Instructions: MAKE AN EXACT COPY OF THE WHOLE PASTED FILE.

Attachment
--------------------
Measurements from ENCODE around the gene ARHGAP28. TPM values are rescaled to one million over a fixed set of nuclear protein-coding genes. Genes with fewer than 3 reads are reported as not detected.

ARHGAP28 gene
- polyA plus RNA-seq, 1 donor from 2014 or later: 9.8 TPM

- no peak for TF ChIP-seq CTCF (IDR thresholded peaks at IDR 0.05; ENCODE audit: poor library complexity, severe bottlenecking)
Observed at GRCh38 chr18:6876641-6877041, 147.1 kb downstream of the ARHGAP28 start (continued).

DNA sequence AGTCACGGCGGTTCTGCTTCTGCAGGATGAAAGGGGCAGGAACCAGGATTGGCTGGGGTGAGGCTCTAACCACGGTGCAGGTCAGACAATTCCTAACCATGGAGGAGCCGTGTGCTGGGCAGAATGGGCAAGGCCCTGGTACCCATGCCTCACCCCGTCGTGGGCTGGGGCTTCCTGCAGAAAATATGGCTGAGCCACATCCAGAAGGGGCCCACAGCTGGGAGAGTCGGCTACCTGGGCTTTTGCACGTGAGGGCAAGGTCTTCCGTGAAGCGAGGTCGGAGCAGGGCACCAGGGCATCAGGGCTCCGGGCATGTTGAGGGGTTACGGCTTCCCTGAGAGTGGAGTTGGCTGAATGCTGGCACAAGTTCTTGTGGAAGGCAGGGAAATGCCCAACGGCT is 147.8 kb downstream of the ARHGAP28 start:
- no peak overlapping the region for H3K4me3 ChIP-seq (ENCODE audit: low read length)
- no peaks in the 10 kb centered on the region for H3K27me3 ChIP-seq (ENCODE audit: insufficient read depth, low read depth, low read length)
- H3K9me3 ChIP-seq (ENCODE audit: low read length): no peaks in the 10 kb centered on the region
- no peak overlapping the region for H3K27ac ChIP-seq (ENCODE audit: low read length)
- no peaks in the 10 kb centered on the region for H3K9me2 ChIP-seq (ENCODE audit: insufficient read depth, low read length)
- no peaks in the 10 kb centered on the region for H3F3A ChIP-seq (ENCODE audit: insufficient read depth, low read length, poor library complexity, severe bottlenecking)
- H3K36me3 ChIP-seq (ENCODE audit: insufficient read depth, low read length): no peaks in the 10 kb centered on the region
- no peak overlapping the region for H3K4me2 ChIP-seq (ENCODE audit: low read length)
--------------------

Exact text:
Measurements from ENCODE around the gene ARHGAP28. TPM values are rescaled to one million over a fixed set of nuclear protein-coding genes. Genes with fewer than 3 reads are reported as not detected.

ARHGAP28 gene
- polyA plus RNA-seq, 1 donor from 2014 or later: 9.8 TPM

- no peak for TF ChIP-seq CTCF (IDR thresholded peaks at IDR 0.05; ENCODE audit: poor library complexity, severe bottlenecking)
Observed at GRCh38 chr18:6876641-6877041, 147.1 kb downstream of the ARHGAP28 start (continued).

DNA sequence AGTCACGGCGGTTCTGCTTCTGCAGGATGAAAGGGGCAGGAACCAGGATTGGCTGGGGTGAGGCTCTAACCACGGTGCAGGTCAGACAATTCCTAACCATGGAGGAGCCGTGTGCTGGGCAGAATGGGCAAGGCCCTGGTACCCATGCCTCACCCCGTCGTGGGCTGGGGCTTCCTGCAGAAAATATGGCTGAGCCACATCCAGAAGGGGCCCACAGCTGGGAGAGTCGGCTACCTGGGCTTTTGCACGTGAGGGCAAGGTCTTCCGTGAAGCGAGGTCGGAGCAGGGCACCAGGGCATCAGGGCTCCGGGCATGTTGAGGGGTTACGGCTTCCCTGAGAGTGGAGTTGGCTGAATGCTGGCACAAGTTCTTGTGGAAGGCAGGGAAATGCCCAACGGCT is 147.8 kb downstream of the ARHGAP28 start:
- no peak overlapping the region for H3K4me3 ChIP-seq (ENCODE audit: low read length)
- no peaks in the 10 kb centered on the region for H3K27me3 ChIP-seq (ENCODE audit: insufficient read depth, low read depth, low read length)
- H3K9me3 ChIP-seq (ENCODE audit: low read length): no peaks in the 10 kb centered on the region
- no peak overlapping the region for H3K27ac ChIP-seq (ENCODE audit: low read length)
- no peaks in the 10 kb centered on the region for H3K9me2 ChIP-seq (ENCODE audit: insufficient read depth, low read length)
- no peaks in the 10 kb centered on the region for H3F3A ChIP-seq (ENCODE audit: insufficient read depth, low read length, poor library complexity, severe bottlenecking)
- H3K36me3 ChIP-seq (ENCODE audit: insufficient read depth, low read length): no peaks in the 10 kb centered on the region
- no peak overlapping the region for H3K4me2 ChIP-seq (ENCODE audit: low read length)